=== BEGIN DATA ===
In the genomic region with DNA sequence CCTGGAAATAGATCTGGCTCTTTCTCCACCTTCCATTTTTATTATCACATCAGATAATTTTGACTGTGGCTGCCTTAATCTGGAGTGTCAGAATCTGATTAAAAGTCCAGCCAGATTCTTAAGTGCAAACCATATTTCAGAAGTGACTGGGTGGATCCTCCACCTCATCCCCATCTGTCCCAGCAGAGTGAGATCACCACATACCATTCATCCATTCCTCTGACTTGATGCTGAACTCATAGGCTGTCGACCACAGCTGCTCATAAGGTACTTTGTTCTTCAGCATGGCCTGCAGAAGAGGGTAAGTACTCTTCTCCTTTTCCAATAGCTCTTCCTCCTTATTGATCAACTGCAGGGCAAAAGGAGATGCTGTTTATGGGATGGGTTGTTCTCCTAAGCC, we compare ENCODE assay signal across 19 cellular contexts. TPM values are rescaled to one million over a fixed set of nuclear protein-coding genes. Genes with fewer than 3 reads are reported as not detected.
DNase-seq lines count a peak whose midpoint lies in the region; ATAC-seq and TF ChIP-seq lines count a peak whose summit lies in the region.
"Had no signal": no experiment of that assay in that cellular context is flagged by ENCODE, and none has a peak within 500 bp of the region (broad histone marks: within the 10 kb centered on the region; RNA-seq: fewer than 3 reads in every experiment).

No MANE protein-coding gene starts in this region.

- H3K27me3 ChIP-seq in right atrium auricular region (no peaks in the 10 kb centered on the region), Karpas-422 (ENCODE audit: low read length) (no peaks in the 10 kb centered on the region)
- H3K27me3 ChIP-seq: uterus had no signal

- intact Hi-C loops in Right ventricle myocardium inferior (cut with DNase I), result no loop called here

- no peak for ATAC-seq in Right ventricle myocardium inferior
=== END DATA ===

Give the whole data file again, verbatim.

In the genomic region with DNA sequence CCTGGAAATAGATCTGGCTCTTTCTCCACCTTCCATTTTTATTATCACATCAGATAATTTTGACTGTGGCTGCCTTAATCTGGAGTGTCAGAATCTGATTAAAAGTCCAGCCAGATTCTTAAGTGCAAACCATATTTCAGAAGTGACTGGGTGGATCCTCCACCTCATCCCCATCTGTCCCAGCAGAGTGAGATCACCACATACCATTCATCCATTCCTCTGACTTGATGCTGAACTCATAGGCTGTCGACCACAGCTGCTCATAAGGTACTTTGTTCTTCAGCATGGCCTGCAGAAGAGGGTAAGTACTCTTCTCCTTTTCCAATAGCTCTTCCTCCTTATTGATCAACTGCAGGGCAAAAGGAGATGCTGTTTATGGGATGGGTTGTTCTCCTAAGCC, we compare ENCODE assay signal across 19 cellular contexts. TPM values are rescaled to one million over a fixed set of nuclear protein-coding genes. Genes with fewer than 3 reads are reported as not detected.
DNase-seq lines count a peak whose midpoint lies in the region; ATAC-seq and TF ChIP-seq lines count a peak whose summit lies in the region.
"Had no signal": no experiment of that assay in that cellular context is flagged by ENCODE, and none has a peak within 500 bp of the region (broad histone marks: within the 10 kb centered on the region; RNA-seq: fewer than 3 reads in every experiment).

No MANE protein-coding gene starts in this region.

- H3K27me3 ChIP-seq in right atrium auricular region (no peaks in the 10 kb centered on the region), Karpas-422 (ENCODE audit: low read length) (no peaks in the 10 kb centered on the region)
- H3K27me3 ChIP-seq: uterus had no signal

- intact Hi-C loops in Right ventricle myocardium inferior (cut with DNase I), result no loop called here

- no peak for ATAC-seq in Right ventricle myocardium inferior